Armed men attacked a police chief in Guerrero, a state in southern Mexico, wounding the official and killing four of his bodyguards, state officials said.
The gunmen attacked Guerrero Northern Zone police chief Humberto Velazquez Delgado on Monday afternoon in Chilpancingo, the capital of Guerrero.
The police chief and his bodyguards were attacked around 3:00 p.m. by gunmen armed with AK-47 assault rifles when they reached a curve on the Chilpancingo-Cuernavaca federal highway, state police director Fernando Monreal said.
“The assailants were waiting for them and ambushed them” about five kilometers (3.1 miles) north of Chilpancingo, Monreal said.
State police officers Agustin Ocampo, Jaime Palacios, Hermenegildo Morales and Carlos Gallardo, who were assigned to the station in Iguala de la Independencia, located about 100 kilometers (62 miles) north of Chilpancingo, were killed.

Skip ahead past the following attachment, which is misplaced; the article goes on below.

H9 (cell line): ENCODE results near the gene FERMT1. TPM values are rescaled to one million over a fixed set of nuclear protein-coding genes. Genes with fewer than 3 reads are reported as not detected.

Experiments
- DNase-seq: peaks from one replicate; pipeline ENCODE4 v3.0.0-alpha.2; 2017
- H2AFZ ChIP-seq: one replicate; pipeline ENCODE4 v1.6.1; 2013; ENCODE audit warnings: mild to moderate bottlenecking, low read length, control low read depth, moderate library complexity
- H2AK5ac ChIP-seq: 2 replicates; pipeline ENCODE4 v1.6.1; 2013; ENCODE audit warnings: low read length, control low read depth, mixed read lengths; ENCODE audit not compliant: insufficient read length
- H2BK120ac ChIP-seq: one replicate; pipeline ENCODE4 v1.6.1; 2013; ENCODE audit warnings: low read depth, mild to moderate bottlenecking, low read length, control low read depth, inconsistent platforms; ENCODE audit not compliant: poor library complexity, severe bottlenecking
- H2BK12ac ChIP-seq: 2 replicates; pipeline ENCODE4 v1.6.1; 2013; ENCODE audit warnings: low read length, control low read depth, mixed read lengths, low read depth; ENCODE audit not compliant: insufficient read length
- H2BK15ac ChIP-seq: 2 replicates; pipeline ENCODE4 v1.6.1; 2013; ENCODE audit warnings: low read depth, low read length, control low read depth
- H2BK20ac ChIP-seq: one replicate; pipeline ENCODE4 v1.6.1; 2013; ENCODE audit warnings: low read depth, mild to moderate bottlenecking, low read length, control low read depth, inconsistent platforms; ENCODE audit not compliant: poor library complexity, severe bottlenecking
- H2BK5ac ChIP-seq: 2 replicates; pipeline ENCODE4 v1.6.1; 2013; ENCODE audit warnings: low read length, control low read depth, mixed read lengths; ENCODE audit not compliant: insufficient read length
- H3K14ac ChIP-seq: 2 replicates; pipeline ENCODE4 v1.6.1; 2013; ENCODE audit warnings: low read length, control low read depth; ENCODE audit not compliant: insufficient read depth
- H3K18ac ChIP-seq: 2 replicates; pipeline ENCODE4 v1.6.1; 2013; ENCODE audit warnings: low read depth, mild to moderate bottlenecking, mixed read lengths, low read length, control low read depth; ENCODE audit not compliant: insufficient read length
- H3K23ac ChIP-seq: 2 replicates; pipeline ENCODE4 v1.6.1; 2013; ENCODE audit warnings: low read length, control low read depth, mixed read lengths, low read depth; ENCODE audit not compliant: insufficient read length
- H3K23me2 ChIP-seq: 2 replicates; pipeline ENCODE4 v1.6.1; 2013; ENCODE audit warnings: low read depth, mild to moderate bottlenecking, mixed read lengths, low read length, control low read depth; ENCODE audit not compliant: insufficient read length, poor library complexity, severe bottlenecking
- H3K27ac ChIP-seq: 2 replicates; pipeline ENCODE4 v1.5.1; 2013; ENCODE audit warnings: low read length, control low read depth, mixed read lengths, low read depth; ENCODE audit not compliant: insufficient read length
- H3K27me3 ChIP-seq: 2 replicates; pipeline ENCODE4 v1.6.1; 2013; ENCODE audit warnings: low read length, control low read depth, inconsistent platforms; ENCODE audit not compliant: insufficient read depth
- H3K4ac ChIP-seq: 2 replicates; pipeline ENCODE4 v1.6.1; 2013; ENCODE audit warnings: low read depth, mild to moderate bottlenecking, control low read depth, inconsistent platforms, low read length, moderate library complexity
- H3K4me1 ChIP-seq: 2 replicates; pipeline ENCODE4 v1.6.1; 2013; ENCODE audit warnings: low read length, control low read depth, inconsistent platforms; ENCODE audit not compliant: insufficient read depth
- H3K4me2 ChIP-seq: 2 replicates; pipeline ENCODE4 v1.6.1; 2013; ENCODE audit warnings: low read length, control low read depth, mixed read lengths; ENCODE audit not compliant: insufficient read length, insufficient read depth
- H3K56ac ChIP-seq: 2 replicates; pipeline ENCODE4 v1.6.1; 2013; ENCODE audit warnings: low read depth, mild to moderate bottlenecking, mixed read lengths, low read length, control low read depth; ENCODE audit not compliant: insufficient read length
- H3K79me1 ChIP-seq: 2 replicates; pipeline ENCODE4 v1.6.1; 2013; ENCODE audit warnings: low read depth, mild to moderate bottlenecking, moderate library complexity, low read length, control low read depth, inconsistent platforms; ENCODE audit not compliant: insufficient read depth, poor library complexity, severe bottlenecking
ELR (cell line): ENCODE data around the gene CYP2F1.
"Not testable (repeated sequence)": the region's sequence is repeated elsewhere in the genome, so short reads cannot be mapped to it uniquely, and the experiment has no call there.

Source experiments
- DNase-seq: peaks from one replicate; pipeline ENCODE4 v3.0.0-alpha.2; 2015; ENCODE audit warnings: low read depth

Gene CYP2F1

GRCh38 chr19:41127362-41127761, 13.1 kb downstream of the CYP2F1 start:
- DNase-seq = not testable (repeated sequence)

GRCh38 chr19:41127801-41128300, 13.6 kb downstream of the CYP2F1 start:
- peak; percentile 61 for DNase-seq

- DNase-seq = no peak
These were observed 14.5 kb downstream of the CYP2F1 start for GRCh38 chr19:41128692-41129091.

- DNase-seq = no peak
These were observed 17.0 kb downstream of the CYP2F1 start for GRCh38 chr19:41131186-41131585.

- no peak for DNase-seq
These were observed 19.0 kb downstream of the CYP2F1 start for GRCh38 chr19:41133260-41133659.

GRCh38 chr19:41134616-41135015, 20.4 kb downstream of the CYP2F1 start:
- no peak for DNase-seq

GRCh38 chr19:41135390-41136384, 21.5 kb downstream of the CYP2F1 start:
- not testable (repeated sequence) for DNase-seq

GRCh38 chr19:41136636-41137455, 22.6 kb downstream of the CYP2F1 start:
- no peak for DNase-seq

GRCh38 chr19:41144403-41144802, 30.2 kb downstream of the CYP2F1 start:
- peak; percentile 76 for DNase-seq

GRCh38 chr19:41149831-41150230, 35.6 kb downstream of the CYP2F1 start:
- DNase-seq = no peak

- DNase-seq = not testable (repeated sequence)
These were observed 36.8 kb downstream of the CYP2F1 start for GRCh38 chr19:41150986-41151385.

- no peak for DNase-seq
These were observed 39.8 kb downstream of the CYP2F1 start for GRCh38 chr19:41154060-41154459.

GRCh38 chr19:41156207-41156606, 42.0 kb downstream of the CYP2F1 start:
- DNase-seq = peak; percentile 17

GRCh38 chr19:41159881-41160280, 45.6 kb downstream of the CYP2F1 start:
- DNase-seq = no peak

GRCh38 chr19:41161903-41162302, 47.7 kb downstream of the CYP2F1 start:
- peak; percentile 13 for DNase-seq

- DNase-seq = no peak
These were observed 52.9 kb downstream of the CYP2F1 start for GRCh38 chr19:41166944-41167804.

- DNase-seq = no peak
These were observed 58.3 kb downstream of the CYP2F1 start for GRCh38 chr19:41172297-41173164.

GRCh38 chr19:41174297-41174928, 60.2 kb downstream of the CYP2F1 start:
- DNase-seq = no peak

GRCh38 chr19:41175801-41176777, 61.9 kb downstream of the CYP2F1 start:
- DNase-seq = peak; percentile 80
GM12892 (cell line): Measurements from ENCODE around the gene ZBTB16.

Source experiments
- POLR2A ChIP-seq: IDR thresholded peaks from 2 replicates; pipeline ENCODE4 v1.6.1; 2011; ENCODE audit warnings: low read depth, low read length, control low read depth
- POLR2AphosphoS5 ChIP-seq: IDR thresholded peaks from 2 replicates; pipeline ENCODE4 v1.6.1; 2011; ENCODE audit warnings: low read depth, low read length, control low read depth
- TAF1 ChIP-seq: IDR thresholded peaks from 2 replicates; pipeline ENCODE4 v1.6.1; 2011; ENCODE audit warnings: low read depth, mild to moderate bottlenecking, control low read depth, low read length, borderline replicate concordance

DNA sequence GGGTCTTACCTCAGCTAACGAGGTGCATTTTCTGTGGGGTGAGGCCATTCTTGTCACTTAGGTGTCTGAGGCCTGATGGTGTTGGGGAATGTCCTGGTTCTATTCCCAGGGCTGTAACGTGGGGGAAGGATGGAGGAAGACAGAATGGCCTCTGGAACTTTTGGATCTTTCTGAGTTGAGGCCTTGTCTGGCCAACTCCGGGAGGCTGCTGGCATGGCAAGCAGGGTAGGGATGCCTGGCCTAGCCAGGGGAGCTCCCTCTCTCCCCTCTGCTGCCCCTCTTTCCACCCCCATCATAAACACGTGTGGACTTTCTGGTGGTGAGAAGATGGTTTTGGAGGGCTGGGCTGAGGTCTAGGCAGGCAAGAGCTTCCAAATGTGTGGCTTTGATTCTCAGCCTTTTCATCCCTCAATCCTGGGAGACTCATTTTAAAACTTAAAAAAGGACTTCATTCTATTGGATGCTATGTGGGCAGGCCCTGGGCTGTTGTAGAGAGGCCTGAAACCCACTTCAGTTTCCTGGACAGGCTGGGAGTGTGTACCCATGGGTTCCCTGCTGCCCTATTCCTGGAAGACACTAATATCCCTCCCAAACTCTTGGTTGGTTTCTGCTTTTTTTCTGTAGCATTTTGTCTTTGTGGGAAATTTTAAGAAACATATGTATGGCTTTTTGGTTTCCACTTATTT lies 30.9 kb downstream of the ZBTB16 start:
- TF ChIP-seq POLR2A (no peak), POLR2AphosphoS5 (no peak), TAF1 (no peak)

Velazquez was taken to a private hospital for treatment of his wounds.
Investigators found at least 400 bullet casings from AK-47s at the crime scene, officials said.
The motive for the attack has not been determined, but it may be linked to organized crime.
State police and army troops launched a search for the gunmen.
Mexico has been plagued by drug-related violence for years.
A total of 15,270 people died in drug-related violence in Mexico last year, and more than 34,000 people have died since President Felipe Calderon declared war on the country’s cartels shortly after taking office in December 2006.
Calderon has deployed tens of thousands of soldiers and Federal Police officers across the country to combat drug cartels and other criminal organizations.
The anti-drug operation, however, has failed to put a dent in the violence due, according to experts, to drug cartels’ ability to buy off the police and even high-ranking officials.